“The Sky Is Gray” is about a boy, James, who travels with his mother to the dentist. James is aware of his family’s financial adversities, as well as their economic and social status. The title, itself, symbolizes the oppression that is presented throughout the story. Growing up during the time of segregation in the South, James was familiar with his role in his household and in society. After the death of his father, James was to carry more responsibility. However, in society, he was still considered a poor boy. According the Marxist theory, James and his family were considered the base of the economic system while those of the white race were the superstructure. In other words, due to economic standing, James would be controlled by the white individuals. The principles behind Marxism “are the basis of a system of thought that sees economic relationships as the source of class conflict” (Dobie 86). To complement such principles, Bruce Philip states that “one of the features of Marxian social science is that class is considered the basis for exploitation in different social systems” (338). From this perspective, James was exploited due to his low social class by those who held the social and economic power.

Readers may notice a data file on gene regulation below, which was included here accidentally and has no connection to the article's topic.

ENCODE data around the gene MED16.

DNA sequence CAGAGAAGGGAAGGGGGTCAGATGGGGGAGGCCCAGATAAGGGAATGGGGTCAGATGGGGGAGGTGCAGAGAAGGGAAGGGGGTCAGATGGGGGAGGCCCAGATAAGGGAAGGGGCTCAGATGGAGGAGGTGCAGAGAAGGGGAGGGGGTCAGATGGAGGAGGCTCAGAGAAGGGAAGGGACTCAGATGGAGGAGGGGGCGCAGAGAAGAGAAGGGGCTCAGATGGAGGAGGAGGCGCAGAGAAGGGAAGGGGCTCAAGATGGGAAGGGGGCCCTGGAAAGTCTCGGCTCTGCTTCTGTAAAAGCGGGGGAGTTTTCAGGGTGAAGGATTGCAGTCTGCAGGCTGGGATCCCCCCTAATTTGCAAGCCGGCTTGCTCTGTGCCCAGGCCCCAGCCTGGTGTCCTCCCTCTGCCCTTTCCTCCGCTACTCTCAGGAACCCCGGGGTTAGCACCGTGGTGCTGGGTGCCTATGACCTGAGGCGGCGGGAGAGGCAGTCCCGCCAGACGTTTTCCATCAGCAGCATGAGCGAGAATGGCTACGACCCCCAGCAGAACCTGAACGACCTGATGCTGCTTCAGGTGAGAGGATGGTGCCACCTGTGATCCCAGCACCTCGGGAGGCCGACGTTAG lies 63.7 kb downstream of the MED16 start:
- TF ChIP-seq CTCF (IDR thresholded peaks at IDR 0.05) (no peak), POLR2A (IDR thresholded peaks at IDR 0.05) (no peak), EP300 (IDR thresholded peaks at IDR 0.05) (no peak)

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...lp them, Octavia is suspicious and withdrawn. She tells Helena, “We don’t take no handout” (Gaines 304). In her own way, Octavia is ensuring that she will not be indebted to a rich, white person and, therefore, be deemed beneath him or her. While Helena’s offer was simply an act of kindness, it was a socially foreign gesture, which is why Octavia remained guarded instead of openly accepting.
“The Sky Is Gray” is riddled with inequalities. However, the racial and social inequalities are purposefully intertwined with the economic power of the time. Within all the issues that arose in the story, critics suggest that it is “important to ask how a given text contributed to the solution of social problems by the application of Marxist principles” (Dobie 88). For reasons such as this, it is important to consider the role of the Marxist principles within “The Sky Is Gray.”
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